The Bullitt County History Museum

Hunters Hollow

The following article by David Strange was originally published on 31 Jan 2016.


Hunters Hollow is the smallest of Bullitt County's eight cities, and by small I mean tiny. The little pie-slice-shaped city, located between East Blue Lick Road and Hillview Boulevard in northern Bullitt County, encompasses less than one tenth of one square mile of territory. The 2010 census reports the population as 386, in 117 households. It is almost entirely made up of residential houses and apartments. Virtually the lone exception is Material Handling Systems, Inc. (MHS).

MHS is a design and manufacturing business founded in 1999. According to its web page, MHS has been employee-owned since 2008. The company prides itself on drawing from its "employees' experience and expertise to become one of the leading material handling system integrators in North America."

Hunters Hollow is another of the small cities in the area that were incorporated during the 1970's out of concern for what they saw as active annexation efforts by Hillview, its much larger neighbor to the east. Today, the city of Hillview almost completely surrounds Hunters Hollow, so many in the area feel justified in their predictions. But over the years, early fears have been replaced with cooperation among all the northern cities.


Arcadia Court in Hunters Hollow, 1977


Arcadia Court in Hunters Hollow, 1994


Hunters Hollow Council

Hunters Hollow was incorporated as a city in 1979, named after the existing residential subdivision. Small cities such as this are what I think about when I say I admire small-town leaders. I admire them because they have most of the troubles of larger cities, but few of the resources. Mayor Linda Parker has served in that capacity for 30 years. The first 15 of those years were unpaid. The second 15 have not been much better, paying a meager $300 a month (City Council members get only $25). But such people don't take on civic roles for the money. Such people are truly drawn to the purpose of helping their community.

Mayor Parker tells me that she never really intended to serve this long. In fact, toward the end of nearly every four-year term she would tell herself that "this was the last one." And then she would agree to serve "just one more time." Nevertheless, at age 67, Linda is pretty serious about it this time. When this term is up in 2018, she thinks she might just retire from the job for good.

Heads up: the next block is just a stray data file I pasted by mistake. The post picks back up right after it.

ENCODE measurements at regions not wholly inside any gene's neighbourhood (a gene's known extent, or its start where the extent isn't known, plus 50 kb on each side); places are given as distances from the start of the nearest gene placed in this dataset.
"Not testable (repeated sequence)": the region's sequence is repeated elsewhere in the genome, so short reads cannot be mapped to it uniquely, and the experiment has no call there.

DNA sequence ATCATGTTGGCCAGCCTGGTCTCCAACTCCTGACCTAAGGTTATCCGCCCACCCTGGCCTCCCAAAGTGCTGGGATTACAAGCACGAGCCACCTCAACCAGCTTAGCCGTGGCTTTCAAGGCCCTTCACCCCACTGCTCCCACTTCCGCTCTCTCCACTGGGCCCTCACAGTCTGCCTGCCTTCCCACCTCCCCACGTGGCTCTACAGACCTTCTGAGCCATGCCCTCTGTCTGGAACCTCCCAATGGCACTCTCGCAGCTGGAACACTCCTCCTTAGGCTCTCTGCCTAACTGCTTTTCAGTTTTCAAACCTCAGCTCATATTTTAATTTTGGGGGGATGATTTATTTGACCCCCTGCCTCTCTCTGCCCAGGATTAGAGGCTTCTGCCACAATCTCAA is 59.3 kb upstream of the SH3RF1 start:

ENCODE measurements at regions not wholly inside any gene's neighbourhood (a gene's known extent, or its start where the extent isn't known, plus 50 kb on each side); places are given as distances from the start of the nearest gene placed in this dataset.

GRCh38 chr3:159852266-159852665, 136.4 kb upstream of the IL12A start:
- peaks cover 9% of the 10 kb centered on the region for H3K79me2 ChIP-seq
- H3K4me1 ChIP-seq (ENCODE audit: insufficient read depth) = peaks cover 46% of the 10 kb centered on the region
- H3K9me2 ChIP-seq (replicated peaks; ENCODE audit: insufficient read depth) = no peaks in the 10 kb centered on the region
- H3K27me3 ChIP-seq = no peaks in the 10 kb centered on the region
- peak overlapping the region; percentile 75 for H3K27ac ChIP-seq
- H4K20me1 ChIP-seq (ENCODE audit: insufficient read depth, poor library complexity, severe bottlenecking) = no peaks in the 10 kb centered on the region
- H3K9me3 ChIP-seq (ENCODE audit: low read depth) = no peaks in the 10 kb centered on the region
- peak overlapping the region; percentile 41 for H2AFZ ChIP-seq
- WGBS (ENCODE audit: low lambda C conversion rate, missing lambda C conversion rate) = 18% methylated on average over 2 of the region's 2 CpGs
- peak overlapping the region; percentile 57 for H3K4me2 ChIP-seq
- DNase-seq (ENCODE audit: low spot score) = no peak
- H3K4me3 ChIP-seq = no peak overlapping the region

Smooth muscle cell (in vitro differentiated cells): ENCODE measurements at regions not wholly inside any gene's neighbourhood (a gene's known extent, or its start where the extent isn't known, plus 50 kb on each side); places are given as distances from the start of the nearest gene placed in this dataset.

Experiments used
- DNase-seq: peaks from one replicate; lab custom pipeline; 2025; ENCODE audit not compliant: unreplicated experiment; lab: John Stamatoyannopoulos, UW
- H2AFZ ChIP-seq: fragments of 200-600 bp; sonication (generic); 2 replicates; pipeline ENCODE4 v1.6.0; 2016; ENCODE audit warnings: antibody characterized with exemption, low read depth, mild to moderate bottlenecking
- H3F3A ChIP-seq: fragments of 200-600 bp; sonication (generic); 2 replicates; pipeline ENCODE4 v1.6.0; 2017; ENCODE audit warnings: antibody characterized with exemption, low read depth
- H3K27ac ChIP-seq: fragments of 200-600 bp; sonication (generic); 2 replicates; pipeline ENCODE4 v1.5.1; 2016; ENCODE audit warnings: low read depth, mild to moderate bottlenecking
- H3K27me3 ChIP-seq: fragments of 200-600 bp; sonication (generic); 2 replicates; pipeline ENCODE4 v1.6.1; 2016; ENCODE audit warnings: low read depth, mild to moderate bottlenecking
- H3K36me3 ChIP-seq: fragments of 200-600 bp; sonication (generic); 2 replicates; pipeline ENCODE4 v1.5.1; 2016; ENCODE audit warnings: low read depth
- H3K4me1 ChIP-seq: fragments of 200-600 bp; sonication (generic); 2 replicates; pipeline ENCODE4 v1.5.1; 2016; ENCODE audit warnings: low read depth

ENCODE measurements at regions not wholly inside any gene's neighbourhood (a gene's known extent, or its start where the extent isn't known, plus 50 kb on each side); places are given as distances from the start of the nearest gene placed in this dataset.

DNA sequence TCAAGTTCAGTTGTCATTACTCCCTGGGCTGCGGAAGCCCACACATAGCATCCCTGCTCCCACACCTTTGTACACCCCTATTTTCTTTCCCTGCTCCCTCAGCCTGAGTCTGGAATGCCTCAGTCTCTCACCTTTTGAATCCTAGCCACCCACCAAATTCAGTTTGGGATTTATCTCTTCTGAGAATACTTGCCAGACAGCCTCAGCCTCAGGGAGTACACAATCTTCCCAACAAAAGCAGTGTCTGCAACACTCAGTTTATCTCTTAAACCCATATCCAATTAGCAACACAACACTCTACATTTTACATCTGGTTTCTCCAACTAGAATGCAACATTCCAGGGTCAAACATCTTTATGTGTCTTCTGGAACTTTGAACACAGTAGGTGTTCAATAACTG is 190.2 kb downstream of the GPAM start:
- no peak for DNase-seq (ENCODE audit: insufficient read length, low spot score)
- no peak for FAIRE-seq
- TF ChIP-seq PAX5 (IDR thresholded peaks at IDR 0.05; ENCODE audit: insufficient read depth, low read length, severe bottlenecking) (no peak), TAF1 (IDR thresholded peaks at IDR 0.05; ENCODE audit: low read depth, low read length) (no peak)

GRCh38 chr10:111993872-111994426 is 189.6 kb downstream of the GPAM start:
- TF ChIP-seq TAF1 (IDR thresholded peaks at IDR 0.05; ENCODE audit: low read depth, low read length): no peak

It might be surprising to many, but serving as mayor of a small city can be very demanding, even frustrating. There is no staff to do any work or even take phone calls. When I talked to them last, Linda and husband (and town councilman) Ronald Parker had been out repairing something that had been reported. Complaints can range from the very serious sewer problems that the city has been dealing with, to a late-night call complaining about a dead animal in a ditch.

Mayor Parker says that one of the toughest jobs is having to go one-on-one knocking at a homeowner's door asking the person to straighten up the yard or cut grass or meet some other city ordinance. Her favorite times were when she used to go door to door greeting new residents, but now it is difficult to keep up.

In such a small city, it is challenging to find enough citizens who are willing to serve in the city government. It is a continuing challenge to fill the city council positions or even maintaining a legal quorum to conduct public business. The good side is that there is seldom a lot of business to conduct. At a recent monthly meeting that I attended, the meeting lasted only a half hour, which is fairly typical.

In a town this size, there is little need for a city hall. Meetings are held at the KentuckyOne Medical Center Jewish South (formerly known as Jewish Medical Center South) Doctors Office Building at 7:00 p.m. on the third Tuesday of each month. Current office holders are Mayor Linda Parker, Council Members Caprice Price, Phillip Price, Ronald Parker, and Bonnie Israel, and City Clerk Recka "Ricki" Daniels, who has held that office for 32 years. Ricki says that she plans to resign from the secretary job when Mayor Parker's term ends.

More information can be found about Hunters Hollow through its web site at www.cityofhuntershollow.org, which includes city ordinances and other useful information, by accessing it FaceBook page at "City of Hunters Hollow," or by calling 502-957-4205.


Copyright 2016 by David Strange, Shepherdsville KY. All rights are reserved. No part of the content of this page may be included in any format in any place without the written permission of the copyright holder.


The Bullitt County History Museum, a service of the Bullitt County Genealogical Society, is located in the county courthouse at 300 South Buckman Street (Highway 61) in Shepherdsville, Kentucky. The museum, along with its research room, is open 8 a.m. to 4 p.m. Monday, Tuesday, Wednesday and Friday; and from 8 a.m. to 6 p.m. on Thursday. Admission is free. The museum, as part of the Bullitt County Genealogical Society, is a 501(c)3 tax exempt organization and is classified as a 509(a)2 public charity. Contributions and bequests are deductible under section 2055, 2106, or 2522 of the Internal Revenue Code. Page last modified: 12 Sep 2017 . Page URL: bullittcountyhistory.org/memories/huntershollow.html